The way to ask for help is pretty simple. You need to talk to any friends or family that may be supportive of you going to inpatient rehab.

Failing that, get on the phone yourself and call up any rehab you can find. Ask them what it would take for you to check in and get the help that you need in order to become sober.

They may make you jump through some hoops. Don’t worry about it–simply do what you can to get to rehab. Jump through whatever hoops are necessary. Getting to treatment and getting the help that you need is the single most important objective in your life today. Any other goals that you might have will pale in comparison to this. You need to do this in order to build a foundation for your future happiness. Without sobriety everything just reverts to pain and misery eventually. You cannot make any real progress in your life without this foundation.

Ask for help. Call a rehab. Tell your family and your friends that you want to stop drinking and that you need help.

Not every person will know that you need inpatient rehab. If they don’t, that is fine. Just call a rehab yourself or go ask someone else for help. Persist in your mission to find sobriety. Eventually someone should steer you to inpatient rehab and detox. This is where you can start building a new life.

If you can cut down on your own then just cut down and be happy. But, but honest. If you are not truly happy or if you cannot truly cut down then you have a serious problem. Get honest and address that problem. The way to address it is to go to inpatient rehab. There are other solutions but quite honestly they are not as effective or efficient at bringing about sobriety. It is not worth messing around at this point, if you are serious about sobriety then get yourself to inpatient rehab.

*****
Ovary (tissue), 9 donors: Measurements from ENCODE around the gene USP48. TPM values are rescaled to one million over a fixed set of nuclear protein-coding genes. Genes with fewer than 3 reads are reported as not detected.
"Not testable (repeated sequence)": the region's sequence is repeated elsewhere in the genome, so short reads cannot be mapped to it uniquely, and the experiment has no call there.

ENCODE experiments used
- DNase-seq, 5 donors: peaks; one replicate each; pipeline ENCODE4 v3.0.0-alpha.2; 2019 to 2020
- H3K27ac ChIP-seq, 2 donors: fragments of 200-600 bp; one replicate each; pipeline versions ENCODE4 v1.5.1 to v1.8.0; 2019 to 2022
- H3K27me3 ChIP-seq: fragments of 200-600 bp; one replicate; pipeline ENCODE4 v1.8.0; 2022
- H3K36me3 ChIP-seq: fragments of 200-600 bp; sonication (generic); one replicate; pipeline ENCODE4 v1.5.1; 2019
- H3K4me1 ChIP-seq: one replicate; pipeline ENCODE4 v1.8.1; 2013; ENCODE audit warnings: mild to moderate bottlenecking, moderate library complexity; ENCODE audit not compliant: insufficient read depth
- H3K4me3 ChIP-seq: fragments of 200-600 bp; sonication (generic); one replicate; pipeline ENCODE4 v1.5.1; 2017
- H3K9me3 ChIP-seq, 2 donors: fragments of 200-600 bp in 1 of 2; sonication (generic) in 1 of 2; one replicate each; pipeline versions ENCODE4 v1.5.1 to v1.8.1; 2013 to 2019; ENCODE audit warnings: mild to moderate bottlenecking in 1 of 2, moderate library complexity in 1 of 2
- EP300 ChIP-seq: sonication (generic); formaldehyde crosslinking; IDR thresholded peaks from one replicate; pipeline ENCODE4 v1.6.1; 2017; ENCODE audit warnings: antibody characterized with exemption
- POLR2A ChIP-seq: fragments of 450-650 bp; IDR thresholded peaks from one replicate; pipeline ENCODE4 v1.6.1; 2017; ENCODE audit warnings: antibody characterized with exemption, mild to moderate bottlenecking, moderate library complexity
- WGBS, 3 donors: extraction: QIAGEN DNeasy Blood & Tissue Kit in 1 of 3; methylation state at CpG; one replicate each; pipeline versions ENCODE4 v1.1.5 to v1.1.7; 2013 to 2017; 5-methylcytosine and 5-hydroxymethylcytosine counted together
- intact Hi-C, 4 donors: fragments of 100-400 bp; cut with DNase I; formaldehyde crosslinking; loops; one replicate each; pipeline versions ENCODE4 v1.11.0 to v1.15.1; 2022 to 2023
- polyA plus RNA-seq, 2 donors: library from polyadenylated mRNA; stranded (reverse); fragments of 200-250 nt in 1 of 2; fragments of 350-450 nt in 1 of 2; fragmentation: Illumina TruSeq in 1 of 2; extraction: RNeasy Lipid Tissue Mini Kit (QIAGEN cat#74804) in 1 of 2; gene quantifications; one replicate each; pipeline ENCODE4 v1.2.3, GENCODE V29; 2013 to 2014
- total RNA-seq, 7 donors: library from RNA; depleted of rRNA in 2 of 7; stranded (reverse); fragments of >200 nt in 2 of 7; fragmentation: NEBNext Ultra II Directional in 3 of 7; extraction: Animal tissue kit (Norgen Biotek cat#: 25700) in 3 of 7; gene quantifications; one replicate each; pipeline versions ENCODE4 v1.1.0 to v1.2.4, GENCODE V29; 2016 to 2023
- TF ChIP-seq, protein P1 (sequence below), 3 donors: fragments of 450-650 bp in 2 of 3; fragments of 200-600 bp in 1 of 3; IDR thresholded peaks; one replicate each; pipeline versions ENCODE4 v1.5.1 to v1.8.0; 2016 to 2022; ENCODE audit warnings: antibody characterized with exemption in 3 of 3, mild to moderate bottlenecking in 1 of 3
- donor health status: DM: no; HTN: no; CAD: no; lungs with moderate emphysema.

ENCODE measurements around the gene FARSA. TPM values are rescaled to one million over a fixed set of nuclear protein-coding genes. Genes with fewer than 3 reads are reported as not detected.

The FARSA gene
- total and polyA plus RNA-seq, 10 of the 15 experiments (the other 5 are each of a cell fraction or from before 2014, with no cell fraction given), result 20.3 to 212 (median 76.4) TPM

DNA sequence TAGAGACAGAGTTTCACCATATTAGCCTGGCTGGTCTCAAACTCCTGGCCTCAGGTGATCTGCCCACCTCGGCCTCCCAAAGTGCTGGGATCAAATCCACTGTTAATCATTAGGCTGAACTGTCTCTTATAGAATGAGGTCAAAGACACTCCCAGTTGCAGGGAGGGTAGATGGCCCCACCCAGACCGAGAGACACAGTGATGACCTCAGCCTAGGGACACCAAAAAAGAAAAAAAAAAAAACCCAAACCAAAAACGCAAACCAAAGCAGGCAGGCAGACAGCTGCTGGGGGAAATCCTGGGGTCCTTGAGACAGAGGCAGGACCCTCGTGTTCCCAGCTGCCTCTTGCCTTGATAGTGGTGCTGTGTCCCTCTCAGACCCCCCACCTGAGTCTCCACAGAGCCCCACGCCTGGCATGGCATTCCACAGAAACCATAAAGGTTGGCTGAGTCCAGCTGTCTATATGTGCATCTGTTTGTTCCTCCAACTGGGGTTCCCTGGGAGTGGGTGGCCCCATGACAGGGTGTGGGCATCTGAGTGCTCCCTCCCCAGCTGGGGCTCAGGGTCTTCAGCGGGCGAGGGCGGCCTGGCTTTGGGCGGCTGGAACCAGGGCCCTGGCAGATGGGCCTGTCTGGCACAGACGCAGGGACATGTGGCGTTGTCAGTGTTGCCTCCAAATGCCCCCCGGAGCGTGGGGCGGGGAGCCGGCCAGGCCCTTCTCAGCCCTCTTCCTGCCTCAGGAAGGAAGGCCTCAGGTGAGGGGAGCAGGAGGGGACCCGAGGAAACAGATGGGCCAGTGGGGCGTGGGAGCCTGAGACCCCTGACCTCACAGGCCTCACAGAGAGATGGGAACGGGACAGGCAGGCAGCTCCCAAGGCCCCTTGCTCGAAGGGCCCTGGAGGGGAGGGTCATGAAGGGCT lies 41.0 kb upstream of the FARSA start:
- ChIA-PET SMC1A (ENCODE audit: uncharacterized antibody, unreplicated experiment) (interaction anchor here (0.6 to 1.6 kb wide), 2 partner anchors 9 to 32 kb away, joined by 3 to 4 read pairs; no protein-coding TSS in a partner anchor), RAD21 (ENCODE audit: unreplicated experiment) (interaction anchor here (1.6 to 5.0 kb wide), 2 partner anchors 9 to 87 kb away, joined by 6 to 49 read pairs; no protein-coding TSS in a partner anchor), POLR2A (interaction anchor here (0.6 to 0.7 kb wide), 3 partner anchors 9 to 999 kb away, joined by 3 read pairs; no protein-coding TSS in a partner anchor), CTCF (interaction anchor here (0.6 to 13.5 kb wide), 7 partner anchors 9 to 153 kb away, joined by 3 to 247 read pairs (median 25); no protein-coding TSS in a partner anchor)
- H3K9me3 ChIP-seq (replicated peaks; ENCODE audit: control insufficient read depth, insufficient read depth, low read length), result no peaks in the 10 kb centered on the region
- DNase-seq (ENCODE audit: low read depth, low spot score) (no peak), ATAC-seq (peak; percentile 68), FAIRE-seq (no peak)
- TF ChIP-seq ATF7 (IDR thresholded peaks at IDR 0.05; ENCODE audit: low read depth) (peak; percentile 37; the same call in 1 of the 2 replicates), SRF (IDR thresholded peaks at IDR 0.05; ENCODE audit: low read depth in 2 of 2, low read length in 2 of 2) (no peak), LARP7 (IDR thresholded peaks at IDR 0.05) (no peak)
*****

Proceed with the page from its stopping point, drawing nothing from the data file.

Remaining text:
Building a new life for yourself in sobriety

In order to build a new life for yourself in recovery you must avoid passive living and start taking serious action.

That means that you need to do something different. Every single day you need to take positive action.

Me, I do a lot of things different in my life today. I exercise. I eat healthy. I sleep better. I have spirituality in my life. I connect with others in recovery. I have real purpose and meaning outside of the pursuit of getting drunk and high all the time.

But it did not happen overnight. I had to build this new life of positive action one day at a time.

And every new day is an opportunity. If you are not moving forward taking positive action then you are moving back towards relapse.

What about you, have you tried to cut down on your alcohol consumption in the past? How did it go? Have you tried total abstinence as an alternative? What worked for you in the end? Are you still trying to get sober? Let us know in the discussion forums. It only takes a second to register!